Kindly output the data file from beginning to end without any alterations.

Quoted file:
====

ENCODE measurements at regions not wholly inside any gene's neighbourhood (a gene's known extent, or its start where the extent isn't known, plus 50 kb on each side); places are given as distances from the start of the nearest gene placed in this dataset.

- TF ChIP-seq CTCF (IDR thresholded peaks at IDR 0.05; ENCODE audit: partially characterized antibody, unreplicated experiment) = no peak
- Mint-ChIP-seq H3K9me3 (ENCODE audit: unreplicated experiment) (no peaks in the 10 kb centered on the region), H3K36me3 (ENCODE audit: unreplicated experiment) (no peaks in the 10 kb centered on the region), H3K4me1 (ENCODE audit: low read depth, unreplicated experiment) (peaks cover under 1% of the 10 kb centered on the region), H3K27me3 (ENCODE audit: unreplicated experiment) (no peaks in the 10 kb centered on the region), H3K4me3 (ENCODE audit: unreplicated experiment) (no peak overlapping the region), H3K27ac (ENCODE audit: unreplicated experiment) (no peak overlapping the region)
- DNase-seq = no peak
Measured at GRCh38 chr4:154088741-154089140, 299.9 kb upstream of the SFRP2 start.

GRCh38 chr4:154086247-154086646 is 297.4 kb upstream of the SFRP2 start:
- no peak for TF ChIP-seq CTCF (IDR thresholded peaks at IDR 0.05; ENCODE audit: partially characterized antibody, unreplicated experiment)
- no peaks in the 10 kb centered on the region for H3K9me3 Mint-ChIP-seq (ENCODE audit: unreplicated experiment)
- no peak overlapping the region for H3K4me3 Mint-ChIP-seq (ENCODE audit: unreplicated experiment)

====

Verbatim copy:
ENCODE measurements at regions not wholly inside any gene's neighbourhood (a gene's known extent, or its start where the extent isn't known, plus 50 kb on each side); places are given as distances from the start of the nearest gene placed in this dataset.

- TF ChIP-seq CTCF (IDR thresholded peaks at IDR 0.05; ENCODE audit: partially characterized antibody, unreplicated experiment) = no peak
- Mint-ChIP-seq H3K9me3 (ENCODE audit: unreplicated experiment) (no peaks in the 10 kb centered on the region), H3K36me3 (ENCODE audit: unreplicated experiment) (no peaks in the 10 kb centered on the region), H3K4me1 (ENCODE audit: low read depth, unreplicated experiment) (peaks cover under 1% of the 10 kb centered on the region), H3K27me3 (ENCODE audit: unreplicated experiment) (no peaks in the 10 kb centered on the region), H3K4me3 (ENCODE audit: unreplicated experiment) (no peak overlapping the region), H3K27ac (ENCODE audit: unreplicated experiment) (no peak overlapping the region)
- DNase-seq = no peak
Measured at GRCh38 chr4:154088741-154089140, 299.9 kb upstream of the SFRP2 start.

GRCh38 chr4:154086247-154086646 is 297.4 kb upstream of the SFRP2 start:
- no peak for TF ChIP-seq CTCF (IDR thresholded peaks at IDR 0.05; ENCODE audit: partially characterized antibody, unreplicated experiment)
- no peaks in the 10 kb centered on the region for H3K9me3 Mint-ChIP-seq (ENCODE audit: unreplicated experiment)
- no peak overlapping the region for H3K4me3 Mint-ChIP-seq (ENCODE audit: unreplicated experiment)